A recent article from J.A. Kennedy, MBBS, MRCS, et al.,1 recorded 891 partial knee replacements for cemented minimally invasive Oxford medial mobile-bearing Phase 3 (MIS Oxford PH3) implants performed in 818 patients.
This study showed that the surgical approach provides good functional outcomes and high implant survival rates. At 5 years, there was no significant relationship between post-op leg alignment and OKS. At 10 years, there was a positive relationship between increasing varus and better OKS.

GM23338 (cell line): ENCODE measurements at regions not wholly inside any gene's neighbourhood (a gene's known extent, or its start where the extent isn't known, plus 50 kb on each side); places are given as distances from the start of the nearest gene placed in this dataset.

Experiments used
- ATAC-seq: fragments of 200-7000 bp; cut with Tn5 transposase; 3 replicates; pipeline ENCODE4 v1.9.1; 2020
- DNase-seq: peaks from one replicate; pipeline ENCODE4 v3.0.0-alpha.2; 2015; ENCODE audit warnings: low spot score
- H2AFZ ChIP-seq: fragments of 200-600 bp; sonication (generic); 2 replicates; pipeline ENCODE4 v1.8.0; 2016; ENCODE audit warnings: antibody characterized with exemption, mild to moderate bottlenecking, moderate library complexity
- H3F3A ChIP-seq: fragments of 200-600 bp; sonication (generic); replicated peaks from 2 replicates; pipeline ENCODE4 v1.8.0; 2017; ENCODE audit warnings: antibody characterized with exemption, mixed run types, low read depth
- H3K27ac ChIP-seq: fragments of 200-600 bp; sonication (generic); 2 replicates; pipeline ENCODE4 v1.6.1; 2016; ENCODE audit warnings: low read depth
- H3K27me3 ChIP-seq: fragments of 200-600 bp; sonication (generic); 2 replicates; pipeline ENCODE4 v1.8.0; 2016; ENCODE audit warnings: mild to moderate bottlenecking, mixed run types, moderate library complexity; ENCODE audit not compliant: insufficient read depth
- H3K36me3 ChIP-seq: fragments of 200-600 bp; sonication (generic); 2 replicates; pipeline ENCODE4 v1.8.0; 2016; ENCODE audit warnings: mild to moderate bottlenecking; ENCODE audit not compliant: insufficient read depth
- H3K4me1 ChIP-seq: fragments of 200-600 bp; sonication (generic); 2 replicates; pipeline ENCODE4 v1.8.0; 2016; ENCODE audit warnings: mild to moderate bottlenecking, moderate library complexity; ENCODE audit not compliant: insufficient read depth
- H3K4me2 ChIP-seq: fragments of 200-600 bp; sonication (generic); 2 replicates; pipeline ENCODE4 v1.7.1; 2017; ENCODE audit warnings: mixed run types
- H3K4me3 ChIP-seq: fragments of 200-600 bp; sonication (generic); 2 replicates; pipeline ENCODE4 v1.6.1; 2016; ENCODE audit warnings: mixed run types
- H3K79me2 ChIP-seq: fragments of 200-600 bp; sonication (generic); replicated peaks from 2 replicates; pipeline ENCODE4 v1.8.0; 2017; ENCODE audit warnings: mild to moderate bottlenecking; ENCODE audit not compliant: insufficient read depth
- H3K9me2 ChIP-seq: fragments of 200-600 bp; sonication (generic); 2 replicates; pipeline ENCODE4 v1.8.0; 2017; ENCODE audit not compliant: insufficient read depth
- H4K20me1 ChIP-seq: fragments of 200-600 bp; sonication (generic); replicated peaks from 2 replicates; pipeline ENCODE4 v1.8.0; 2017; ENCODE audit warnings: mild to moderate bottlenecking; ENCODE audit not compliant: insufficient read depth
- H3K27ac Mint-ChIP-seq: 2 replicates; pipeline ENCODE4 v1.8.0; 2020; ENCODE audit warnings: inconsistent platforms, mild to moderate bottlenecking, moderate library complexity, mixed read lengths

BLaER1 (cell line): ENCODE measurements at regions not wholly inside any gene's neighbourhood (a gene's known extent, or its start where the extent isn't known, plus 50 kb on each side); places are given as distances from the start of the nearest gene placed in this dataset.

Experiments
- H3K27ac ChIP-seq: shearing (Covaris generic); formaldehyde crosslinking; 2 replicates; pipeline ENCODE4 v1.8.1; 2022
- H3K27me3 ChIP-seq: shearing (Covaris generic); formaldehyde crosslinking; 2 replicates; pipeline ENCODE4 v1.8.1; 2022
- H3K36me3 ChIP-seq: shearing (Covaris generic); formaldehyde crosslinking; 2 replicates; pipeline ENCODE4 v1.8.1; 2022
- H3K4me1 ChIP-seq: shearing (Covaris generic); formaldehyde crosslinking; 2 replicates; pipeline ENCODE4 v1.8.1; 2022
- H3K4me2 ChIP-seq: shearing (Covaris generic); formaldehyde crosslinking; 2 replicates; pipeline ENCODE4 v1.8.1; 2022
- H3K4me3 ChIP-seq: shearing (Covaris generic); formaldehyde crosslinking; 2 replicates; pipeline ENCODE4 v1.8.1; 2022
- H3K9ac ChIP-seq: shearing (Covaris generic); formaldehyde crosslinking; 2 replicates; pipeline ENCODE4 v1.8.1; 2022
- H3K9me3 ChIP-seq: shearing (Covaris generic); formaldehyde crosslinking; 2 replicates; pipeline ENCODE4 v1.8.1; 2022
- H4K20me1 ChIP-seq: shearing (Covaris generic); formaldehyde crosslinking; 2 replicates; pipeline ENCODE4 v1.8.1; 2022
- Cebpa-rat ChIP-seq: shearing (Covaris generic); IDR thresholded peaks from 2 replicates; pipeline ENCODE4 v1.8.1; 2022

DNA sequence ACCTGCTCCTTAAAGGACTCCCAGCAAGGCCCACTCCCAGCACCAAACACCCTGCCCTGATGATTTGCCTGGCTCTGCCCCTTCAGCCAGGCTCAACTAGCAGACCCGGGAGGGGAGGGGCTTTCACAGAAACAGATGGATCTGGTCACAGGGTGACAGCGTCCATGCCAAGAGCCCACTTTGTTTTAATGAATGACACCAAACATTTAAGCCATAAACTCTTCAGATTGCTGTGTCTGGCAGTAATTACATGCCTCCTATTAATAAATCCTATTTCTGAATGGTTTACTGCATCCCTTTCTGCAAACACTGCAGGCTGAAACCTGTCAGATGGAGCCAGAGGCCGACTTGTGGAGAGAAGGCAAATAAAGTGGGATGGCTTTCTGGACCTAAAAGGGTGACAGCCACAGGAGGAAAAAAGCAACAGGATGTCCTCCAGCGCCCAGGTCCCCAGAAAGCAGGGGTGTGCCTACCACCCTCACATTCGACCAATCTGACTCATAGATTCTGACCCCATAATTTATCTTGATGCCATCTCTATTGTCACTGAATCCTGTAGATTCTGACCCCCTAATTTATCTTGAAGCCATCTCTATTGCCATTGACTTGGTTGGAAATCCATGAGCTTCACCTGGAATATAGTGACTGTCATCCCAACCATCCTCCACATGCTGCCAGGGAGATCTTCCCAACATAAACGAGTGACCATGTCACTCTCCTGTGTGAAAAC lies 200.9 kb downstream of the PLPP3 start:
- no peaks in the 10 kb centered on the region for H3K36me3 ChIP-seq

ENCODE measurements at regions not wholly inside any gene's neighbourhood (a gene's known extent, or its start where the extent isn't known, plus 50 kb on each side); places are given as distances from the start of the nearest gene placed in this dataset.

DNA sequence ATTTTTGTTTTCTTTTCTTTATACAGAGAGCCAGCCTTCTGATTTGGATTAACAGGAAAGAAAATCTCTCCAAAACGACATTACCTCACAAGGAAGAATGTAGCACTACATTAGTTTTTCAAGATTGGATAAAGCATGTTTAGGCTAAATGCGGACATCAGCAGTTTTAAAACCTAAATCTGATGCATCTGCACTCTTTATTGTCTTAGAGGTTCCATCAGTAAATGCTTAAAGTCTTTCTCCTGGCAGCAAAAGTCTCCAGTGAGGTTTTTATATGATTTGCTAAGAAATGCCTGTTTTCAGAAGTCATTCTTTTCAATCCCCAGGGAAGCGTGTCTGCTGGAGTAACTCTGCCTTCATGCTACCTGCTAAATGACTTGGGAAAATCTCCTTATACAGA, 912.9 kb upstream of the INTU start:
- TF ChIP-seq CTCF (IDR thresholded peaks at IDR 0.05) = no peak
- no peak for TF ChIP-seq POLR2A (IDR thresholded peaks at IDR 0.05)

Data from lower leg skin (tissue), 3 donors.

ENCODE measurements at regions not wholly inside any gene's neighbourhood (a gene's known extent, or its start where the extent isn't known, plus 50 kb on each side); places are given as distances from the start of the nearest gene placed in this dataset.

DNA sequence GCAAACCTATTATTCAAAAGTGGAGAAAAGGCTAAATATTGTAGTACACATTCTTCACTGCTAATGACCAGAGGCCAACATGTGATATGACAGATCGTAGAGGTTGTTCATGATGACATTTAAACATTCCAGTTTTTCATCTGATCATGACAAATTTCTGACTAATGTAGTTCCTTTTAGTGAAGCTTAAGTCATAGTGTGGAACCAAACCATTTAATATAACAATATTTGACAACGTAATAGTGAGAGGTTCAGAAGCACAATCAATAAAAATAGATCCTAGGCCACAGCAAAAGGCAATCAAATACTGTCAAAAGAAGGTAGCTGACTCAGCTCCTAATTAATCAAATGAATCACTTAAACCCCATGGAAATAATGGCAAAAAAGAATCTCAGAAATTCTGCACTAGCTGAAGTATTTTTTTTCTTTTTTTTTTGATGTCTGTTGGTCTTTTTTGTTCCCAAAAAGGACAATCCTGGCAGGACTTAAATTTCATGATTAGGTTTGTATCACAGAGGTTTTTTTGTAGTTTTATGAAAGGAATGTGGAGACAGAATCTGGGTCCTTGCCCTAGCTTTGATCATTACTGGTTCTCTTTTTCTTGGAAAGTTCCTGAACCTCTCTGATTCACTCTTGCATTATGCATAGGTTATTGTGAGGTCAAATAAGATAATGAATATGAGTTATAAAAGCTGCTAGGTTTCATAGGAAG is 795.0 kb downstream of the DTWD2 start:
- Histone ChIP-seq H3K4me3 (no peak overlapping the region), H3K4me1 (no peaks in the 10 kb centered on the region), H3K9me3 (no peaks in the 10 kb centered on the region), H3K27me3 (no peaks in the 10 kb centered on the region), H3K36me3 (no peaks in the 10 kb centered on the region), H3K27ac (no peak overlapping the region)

The mean follow-up for patients was about 10 years from June of 1998 through March of 2009. This study included patients with anteromedial osteoarthritis and spontaneous osteonecrosis, but the implants experienced no failures due to wear and there was no loosening rate related to the limb alignment. The results showed an average 93.3% survival rate after twelve years for the marked varus group (8% of cohort), 93.2% in the mild varus group (35% of cohort), and 93.6% in the neutral group (57% of cohort).
To read more about the clinical results of the Oxford partial knee click here.